Homeowners Lose Appeal

United States Court of Appeals for the 9th Circuit on Aug. 3, 2018 released its decisions in the Hornish (homeowner’s) case against King County. The decisions on the whole are all in favor of the trail: they side with King County regarding title, the nature of railbanking, and the width of the rail and trail easement. This is a big win for King County and the trail! Per the Court:

The panel affirmed the district court’s summary judgment in favor of King County, Washington, quieting
title to a rail corridor that the Surface Transportation Board had “railbanked” pursuant to the Trails Act.

The panel held that the plaintiffs, landowners whose properties abutted the rail corridor’s boundaries, lacked both
Article III and statutory standing to bring their claim for a declaratory judgment pursuant to Wash. Rev. Code
§ 7.24.020 because they lacked any property interests in the corridor. The panel concluded that the County owned one
portion of the corridor in fee. In addition, the Trails Act preserved the railroad easement and created a new easement
for trail use, and both easements were conveyed to King County. The panel concluded that Washington’s “centerline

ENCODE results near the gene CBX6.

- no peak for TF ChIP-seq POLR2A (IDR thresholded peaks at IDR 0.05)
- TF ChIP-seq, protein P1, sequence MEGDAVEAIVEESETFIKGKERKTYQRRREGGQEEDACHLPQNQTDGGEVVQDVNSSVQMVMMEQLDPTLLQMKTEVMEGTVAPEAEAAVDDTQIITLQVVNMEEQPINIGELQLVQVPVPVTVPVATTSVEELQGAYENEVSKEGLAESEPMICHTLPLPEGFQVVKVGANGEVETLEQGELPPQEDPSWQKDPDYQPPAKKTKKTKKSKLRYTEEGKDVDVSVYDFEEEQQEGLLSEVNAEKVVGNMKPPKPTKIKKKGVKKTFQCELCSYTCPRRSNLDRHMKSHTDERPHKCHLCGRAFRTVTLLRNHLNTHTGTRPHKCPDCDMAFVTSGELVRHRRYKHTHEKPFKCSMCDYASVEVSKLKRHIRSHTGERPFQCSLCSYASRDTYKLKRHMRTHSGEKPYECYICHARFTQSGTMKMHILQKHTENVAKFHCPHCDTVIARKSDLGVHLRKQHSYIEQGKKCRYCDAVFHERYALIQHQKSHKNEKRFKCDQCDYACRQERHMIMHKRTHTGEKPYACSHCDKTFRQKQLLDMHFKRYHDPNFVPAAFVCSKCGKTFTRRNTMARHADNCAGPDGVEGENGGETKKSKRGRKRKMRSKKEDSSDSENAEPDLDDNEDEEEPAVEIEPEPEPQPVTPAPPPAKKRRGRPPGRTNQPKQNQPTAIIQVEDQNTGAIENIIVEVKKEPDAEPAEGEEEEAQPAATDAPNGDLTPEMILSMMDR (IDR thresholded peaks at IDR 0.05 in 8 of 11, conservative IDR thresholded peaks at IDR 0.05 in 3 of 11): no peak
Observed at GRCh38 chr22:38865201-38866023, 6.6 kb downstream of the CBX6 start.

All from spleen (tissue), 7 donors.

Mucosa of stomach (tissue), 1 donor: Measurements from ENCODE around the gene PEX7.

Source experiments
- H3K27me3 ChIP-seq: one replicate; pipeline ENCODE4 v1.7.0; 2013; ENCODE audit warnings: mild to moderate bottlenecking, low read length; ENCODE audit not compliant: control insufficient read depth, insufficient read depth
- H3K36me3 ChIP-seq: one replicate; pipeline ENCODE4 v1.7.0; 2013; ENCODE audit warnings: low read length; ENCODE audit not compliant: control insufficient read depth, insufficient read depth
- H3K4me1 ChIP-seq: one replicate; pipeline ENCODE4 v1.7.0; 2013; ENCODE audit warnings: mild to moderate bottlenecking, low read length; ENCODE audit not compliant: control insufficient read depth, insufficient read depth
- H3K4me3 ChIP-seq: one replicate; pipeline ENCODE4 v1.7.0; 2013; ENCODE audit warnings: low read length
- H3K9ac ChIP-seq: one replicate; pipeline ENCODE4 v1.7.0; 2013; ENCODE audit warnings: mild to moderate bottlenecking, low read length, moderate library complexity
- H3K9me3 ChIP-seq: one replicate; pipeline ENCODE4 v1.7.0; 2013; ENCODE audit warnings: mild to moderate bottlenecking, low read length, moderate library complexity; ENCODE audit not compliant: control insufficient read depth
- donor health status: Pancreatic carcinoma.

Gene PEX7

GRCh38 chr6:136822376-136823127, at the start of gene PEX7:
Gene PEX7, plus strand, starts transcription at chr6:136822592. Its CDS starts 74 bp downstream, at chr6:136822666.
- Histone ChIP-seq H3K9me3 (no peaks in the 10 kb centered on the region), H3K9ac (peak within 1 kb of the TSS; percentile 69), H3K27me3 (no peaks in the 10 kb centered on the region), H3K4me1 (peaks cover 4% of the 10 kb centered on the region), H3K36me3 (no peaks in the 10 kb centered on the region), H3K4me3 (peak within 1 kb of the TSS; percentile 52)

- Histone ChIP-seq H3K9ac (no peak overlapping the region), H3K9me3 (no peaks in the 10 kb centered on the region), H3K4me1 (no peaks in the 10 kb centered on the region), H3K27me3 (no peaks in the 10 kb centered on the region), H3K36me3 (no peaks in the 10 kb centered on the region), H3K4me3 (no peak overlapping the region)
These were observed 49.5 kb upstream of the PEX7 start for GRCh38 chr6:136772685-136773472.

presumption” did not apply.

The panel held that the district court properly granted summary judgment to and quieted title in King County
because the county possessed the railroad easement and the recreational easement. The panel concluded that the
easement was 100 feet wide, with certain exceptions. The panel denied plaintiffs’ motion to supplement the record
with new evidence regarding the width of the corridor.

The document can be read here.

Our lawyer friends tell us it would be very difficult to appeal this any further. Let’s hope! At the same time, they also used this ruling to support King County with a similar legal issue with homeowners next to the Eastside Rail Corridor. The document can be read here.

We are now waiting to hear the results of the Shoreline Hearing Board for the last segment.